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Markham's master-piece revived : containing all knowledge belonging to the smith, farrier or horse-leach, touching the curing all diseases in horses...
Markham, Gervase (1568-1637). Markham's master-piece revived : containing all knowledge belonging to the smith, farrier or horse-leach, touching the curing all diseases in horses : drawn with great pains from approved experience and the publick practice of the best horse-marshals in Christendom : divided into two books, the I. containing all cures physical, the II. all cures chirurgical : together with the nature, use and quality of every simple mentioned through the whole work : to which is added by way of appendix, The country-man's care for his other cattel, containing the exactest receipts for curing all diseases in oxen, cows, sheep, hogs, goats, and all smaller cattel, never before made publick. London : Printed by Andrew Clark for Thomas Passenger at the Three Bibles on the middle of London-Bridge, 1675. Edition: Now the eleventh time printed, corrected, and augmented, with above thirty new chapters and forty new medicins heretofore never publish: all which in the author’s lifetime were concealed for his own benefit, eing the most exact work that ever was published of this nature. MSU Library Call Number: XX SF955 .M35 1675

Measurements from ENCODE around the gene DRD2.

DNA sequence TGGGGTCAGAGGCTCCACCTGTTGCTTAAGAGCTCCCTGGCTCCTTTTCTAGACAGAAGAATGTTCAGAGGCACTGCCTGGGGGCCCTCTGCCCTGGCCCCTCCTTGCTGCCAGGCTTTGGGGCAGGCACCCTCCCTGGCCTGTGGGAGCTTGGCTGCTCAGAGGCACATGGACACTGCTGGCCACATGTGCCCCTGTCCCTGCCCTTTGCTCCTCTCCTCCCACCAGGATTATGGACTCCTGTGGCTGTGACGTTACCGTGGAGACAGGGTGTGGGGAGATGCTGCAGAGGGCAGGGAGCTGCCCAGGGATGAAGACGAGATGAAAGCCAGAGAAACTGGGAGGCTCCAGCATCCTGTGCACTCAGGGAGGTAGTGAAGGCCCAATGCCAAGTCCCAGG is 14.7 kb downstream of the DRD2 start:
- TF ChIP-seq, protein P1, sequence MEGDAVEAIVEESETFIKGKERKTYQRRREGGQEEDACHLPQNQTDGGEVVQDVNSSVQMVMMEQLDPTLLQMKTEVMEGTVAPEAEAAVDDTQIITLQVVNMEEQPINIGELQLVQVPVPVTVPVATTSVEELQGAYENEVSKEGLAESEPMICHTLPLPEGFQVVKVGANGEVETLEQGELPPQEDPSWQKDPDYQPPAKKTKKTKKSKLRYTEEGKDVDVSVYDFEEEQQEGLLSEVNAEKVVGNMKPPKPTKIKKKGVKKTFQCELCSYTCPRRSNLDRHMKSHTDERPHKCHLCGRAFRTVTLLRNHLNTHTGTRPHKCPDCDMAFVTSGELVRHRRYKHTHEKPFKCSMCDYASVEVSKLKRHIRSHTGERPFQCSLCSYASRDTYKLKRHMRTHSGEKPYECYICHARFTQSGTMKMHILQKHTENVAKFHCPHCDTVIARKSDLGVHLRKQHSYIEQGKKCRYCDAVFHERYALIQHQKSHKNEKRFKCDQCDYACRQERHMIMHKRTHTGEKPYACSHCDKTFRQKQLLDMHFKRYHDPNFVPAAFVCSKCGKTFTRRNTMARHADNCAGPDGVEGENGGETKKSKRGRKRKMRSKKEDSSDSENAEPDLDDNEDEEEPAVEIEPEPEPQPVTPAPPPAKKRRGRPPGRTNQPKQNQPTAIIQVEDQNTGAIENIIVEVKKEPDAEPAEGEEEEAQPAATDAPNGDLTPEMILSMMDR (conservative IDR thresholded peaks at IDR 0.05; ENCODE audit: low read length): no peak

This piece has 472 pages, 20 of which are unnumbered. The numbering of the pages goes from 1-416, 367-371, 1-31. Additionally, there are 2 unnumbered folded leaves of plates. Some illustration is included throughout, both within the text and full-page. 20cm (4to). The piece was bound in the late-20th or early-21st century. It has a red calf binding, and has gold tooling on the spine, including horse motifs. Printed manicules are used throughout the text. There is an additional title page, engraved.
“Markham’s master-piece revived” is a popular 17th-century veterinary text on treating horses. The piece includes a dedication titled “The Epistle Dedicatory” addressed to “The Right Honourable, and my Noble Lord Sir Robert Dormer, Baronet, Baron Dormer of Wing, Viscount Ascot, Earl of Carnarvan, and Master of His Majesties Hawks. It also includes a note to the reader entitled “An Admonition to the Reader, Which [Markham] would wish him to read, before he peruse the book”. Markham also includes a list of authors from whom anything in this work is collected. The piece contains two books: the first containing all cures physical, and the second containing all cures chirurgical. A table for each book is found in the rear of the piece, along with an appendix. The author, Gervase Markham was an English poet and writer. He knew Latin and many modern languages, and was familiar with the arts of forestry and agriculture. He was also a noted horse-breeder, and was said to have imported the first Arabian horse to England.